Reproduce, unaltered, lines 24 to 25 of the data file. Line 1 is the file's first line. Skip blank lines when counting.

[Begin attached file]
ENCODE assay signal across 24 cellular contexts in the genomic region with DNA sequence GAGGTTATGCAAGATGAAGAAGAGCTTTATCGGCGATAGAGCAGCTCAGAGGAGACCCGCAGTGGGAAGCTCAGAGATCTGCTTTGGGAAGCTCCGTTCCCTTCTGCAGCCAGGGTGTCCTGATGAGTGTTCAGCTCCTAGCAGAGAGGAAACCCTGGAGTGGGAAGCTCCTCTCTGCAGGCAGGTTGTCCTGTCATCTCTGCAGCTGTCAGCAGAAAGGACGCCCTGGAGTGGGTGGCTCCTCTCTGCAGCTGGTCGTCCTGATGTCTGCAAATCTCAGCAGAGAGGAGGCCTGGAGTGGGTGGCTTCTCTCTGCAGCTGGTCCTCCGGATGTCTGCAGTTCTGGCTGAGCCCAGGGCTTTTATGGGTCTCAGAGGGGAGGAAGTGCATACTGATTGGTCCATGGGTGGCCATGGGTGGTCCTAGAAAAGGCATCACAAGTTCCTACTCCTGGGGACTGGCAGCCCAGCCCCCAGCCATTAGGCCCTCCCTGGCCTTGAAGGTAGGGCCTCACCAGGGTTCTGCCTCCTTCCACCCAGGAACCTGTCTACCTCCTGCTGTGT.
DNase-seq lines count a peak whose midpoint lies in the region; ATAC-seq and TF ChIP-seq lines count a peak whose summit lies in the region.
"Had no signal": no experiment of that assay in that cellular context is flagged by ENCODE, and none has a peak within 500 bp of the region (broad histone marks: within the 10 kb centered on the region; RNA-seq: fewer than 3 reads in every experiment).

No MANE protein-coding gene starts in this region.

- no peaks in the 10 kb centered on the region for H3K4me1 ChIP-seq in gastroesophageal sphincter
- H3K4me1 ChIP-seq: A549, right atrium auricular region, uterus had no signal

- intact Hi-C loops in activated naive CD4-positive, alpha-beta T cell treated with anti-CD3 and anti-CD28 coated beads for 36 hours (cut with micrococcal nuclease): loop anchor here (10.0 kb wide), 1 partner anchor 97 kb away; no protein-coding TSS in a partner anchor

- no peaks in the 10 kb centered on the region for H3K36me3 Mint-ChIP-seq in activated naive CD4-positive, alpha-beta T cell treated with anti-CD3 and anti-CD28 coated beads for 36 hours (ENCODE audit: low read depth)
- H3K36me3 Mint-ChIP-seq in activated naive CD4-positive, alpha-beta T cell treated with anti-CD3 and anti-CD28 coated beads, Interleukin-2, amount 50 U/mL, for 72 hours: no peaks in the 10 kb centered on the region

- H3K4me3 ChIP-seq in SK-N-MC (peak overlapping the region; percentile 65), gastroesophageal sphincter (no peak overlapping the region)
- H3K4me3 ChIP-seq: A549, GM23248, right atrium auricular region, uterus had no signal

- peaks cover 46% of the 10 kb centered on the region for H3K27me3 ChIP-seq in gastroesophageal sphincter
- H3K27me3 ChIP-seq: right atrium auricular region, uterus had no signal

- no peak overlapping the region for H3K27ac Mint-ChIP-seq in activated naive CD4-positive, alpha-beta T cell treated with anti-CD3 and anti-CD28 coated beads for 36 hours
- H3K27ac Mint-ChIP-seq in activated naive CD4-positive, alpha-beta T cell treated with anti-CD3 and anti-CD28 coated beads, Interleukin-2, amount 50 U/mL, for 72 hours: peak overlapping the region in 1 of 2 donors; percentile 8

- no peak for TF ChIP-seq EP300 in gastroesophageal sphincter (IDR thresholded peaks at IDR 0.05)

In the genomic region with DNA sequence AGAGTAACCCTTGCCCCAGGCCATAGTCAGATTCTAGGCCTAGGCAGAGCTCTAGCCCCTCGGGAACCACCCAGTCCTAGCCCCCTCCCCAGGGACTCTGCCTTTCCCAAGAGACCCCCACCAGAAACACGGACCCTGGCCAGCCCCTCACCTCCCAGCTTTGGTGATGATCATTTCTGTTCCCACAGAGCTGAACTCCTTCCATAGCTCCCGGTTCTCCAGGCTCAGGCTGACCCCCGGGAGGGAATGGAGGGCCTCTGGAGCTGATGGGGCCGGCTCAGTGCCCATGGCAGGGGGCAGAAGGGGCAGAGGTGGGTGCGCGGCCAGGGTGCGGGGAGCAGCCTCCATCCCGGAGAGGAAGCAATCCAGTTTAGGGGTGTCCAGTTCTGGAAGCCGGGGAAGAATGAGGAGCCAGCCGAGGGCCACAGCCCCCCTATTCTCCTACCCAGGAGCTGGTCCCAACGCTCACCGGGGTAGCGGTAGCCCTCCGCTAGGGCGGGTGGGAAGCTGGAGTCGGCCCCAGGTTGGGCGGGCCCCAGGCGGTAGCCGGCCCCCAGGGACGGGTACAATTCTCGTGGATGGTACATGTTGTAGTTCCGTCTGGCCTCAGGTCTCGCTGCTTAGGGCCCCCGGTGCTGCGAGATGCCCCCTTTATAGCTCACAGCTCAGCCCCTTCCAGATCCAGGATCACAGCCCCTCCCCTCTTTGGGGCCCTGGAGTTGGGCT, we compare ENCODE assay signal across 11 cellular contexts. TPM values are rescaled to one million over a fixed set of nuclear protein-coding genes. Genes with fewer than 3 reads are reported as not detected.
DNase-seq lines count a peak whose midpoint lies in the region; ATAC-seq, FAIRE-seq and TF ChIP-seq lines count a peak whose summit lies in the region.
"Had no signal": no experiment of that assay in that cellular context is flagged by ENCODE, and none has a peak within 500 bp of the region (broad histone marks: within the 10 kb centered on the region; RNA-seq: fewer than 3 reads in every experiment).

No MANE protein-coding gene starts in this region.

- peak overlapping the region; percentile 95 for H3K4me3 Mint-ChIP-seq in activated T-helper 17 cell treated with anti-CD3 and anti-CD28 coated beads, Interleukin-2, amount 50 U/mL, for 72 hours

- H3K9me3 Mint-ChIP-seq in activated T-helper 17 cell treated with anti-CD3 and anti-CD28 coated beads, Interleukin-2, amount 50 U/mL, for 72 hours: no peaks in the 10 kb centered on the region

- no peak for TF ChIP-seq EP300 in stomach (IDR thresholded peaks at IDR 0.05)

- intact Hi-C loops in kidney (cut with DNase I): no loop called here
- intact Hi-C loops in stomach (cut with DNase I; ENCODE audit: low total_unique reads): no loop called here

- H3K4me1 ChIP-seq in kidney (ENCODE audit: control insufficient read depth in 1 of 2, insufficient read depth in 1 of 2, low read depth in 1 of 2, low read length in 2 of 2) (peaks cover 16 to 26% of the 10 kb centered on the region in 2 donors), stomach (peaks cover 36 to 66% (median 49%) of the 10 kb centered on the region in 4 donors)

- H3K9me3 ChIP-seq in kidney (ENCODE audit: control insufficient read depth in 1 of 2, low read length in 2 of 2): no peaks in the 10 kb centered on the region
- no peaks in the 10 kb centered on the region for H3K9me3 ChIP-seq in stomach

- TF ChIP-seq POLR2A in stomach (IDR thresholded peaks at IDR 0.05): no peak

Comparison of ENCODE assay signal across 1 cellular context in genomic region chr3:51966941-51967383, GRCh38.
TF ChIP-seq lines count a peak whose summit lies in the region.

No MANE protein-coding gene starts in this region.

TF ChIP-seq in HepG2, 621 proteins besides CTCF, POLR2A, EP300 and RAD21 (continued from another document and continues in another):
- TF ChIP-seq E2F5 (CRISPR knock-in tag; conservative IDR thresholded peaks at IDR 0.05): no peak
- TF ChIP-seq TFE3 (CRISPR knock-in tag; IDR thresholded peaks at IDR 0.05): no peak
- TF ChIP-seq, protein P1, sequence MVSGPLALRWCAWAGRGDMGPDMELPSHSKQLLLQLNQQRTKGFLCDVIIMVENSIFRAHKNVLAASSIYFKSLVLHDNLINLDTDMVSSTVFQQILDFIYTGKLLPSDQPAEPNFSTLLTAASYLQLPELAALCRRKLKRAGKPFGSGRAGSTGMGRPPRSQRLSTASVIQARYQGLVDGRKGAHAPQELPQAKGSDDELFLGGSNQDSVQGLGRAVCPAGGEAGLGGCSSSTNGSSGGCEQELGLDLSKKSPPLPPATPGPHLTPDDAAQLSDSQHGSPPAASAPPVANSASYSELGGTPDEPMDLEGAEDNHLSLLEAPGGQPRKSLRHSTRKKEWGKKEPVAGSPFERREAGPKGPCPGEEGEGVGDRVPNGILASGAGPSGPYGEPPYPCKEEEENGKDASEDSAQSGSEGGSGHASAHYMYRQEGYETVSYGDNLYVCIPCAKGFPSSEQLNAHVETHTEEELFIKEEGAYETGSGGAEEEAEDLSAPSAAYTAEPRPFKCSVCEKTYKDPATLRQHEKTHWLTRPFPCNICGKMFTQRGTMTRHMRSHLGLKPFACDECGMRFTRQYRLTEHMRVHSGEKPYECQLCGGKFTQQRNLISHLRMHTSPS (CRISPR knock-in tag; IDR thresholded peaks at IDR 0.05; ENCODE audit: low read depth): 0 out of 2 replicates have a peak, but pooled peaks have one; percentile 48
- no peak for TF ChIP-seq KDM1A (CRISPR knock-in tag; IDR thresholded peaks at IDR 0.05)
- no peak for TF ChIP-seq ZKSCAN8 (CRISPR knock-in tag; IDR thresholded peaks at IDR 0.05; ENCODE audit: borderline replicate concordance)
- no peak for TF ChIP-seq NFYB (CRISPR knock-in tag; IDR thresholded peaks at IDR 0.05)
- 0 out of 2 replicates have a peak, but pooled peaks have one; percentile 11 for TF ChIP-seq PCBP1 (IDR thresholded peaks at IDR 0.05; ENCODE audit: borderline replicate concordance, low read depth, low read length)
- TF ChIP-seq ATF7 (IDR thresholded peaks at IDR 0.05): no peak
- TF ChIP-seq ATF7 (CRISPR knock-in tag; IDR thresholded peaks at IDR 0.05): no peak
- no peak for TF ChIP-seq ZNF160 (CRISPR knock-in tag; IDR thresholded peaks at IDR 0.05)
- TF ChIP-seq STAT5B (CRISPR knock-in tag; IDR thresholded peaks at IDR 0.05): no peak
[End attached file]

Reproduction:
- intact Hi-C loops in kidney (cut with DNase I): no loop called here
- intact Hi-C loops in stomach (cut with DNase I; ENCODE audit: low total_unique reads): no loop called here